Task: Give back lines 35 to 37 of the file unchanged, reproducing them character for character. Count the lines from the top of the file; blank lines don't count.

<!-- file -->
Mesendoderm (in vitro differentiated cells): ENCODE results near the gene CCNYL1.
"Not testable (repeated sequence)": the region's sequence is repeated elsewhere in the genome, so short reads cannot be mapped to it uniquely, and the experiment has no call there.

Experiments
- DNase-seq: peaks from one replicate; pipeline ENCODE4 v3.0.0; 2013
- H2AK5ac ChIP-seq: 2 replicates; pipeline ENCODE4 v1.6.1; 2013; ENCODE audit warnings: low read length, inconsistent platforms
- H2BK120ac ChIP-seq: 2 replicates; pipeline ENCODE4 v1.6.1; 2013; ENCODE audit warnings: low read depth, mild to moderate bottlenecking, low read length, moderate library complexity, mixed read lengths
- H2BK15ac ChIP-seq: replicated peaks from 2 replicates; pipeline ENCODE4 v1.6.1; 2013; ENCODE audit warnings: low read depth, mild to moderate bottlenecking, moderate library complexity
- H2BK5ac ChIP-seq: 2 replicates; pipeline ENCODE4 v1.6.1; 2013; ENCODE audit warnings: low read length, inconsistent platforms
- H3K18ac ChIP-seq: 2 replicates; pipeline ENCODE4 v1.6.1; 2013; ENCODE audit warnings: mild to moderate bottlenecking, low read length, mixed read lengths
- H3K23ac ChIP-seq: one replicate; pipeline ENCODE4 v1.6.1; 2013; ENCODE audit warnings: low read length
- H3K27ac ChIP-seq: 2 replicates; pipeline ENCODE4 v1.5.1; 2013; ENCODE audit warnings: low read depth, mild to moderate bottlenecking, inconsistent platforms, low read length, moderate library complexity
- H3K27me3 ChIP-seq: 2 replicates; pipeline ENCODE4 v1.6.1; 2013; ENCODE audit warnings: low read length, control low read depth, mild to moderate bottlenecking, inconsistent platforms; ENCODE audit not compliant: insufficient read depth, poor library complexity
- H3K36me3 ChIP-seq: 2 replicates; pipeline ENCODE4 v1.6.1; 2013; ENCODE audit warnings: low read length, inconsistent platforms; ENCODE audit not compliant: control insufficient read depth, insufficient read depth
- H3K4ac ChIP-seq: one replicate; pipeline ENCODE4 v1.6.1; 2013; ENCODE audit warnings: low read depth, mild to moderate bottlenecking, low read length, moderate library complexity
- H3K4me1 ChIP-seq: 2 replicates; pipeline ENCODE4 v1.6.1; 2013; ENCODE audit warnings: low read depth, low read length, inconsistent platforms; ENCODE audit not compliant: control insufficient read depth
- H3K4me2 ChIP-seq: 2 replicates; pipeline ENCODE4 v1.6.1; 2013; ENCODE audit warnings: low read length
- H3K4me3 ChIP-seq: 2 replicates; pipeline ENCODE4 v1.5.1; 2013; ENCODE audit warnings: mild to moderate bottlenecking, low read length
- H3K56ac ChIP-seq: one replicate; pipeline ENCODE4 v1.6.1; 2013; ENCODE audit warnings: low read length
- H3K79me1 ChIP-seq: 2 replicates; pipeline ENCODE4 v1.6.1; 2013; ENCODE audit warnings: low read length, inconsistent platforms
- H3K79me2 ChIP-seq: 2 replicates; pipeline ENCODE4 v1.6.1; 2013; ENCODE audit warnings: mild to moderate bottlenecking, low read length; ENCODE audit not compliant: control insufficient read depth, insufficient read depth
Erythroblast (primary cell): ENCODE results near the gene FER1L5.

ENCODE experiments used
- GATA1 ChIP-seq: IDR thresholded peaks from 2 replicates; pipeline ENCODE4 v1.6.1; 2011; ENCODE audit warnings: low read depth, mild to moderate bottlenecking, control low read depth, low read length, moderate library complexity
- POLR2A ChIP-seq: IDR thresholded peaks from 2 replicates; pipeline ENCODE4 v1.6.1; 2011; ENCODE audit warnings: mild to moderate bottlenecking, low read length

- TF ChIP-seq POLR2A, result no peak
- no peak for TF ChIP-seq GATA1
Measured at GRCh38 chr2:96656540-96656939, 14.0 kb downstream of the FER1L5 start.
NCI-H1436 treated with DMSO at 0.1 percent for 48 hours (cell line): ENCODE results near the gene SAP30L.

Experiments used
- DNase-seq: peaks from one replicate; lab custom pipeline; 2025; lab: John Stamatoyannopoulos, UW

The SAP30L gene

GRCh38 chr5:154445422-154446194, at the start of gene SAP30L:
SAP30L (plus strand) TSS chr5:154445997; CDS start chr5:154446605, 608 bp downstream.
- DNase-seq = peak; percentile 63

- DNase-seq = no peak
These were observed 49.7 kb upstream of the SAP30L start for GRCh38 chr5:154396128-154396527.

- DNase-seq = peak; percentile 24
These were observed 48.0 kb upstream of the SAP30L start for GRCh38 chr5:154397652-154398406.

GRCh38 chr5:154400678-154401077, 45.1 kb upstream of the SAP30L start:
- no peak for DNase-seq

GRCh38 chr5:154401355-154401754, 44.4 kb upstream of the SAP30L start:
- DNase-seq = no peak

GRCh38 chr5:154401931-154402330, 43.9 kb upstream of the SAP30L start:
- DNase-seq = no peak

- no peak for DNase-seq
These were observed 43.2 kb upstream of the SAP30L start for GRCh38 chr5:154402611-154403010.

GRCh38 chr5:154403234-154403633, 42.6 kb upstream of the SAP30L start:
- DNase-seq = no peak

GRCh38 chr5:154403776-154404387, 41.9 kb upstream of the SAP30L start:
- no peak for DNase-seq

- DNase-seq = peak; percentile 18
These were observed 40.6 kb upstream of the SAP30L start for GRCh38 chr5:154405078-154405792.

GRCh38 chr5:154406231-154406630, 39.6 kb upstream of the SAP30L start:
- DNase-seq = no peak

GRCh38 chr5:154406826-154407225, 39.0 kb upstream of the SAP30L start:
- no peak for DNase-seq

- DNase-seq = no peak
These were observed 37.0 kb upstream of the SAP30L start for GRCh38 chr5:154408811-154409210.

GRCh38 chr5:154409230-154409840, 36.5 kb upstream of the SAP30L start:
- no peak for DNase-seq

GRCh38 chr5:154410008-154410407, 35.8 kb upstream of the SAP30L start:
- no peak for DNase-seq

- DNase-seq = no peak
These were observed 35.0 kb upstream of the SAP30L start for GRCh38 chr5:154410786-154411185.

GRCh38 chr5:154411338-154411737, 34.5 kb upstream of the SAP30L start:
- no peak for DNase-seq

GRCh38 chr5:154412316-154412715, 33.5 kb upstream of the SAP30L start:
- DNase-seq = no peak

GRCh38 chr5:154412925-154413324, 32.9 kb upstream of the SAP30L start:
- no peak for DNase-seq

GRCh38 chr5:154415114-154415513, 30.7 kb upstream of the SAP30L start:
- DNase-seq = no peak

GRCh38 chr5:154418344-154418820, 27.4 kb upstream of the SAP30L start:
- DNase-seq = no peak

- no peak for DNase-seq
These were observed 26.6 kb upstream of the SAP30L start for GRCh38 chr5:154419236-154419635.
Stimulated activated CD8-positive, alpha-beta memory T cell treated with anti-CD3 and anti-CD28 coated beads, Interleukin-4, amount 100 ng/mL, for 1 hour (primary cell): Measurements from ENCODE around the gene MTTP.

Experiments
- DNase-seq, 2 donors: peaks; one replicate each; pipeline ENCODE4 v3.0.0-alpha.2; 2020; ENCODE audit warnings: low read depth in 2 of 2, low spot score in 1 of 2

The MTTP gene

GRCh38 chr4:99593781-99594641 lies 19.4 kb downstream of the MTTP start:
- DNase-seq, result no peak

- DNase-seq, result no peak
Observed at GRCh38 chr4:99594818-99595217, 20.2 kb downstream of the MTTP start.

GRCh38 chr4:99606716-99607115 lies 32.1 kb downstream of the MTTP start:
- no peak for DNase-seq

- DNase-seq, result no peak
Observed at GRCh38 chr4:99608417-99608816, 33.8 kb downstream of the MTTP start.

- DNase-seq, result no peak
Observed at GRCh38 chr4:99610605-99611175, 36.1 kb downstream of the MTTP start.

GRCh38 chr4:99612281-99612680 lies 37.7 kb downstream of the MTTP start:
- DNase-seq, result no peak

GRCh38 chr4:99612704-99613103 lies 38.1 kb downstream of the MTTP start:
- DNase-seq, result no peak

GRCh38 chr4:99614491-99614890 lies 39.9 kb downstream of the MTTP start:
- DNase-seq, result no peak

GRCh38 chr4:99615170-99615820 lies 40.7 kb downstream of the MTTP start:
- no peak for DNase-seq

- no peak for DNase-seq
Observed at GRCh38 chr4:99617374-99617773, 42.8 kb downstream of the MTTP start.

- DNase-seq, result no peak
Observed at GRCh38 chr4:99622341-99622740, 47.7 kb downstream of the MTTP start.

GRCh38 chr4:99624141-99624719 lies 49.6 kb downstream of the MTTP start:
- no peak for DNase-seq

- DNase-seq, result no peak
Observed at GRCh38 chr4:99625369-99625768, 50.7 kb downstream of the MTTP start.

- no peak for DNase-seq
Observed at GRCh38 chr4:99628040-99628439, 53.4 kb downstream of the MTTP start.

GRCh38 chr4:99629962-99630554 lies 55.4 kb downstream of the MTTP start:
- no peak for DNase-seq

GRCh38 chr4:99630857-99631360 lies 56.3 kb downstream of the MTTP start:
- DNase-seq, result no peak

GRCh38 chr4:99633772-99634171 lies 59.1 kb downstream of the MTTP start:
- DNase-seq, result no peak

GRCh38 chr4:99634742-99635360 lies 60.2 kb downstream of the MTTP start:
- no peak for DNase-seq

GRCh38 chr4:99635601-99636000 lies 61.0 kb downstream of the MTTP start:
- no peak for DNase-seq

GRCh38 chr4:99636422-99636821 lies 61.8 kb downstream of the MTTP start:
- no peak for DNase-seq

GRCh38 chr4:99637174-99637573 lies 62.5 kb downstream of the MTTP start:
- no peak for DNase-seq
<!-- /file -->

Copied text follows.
- DNase-seq = no peak
These were observed 49.7 kb upstream of the SAP30L start for GRCh38 chr5:154396128-154396527.

- DNase-seq = peak; percentile 24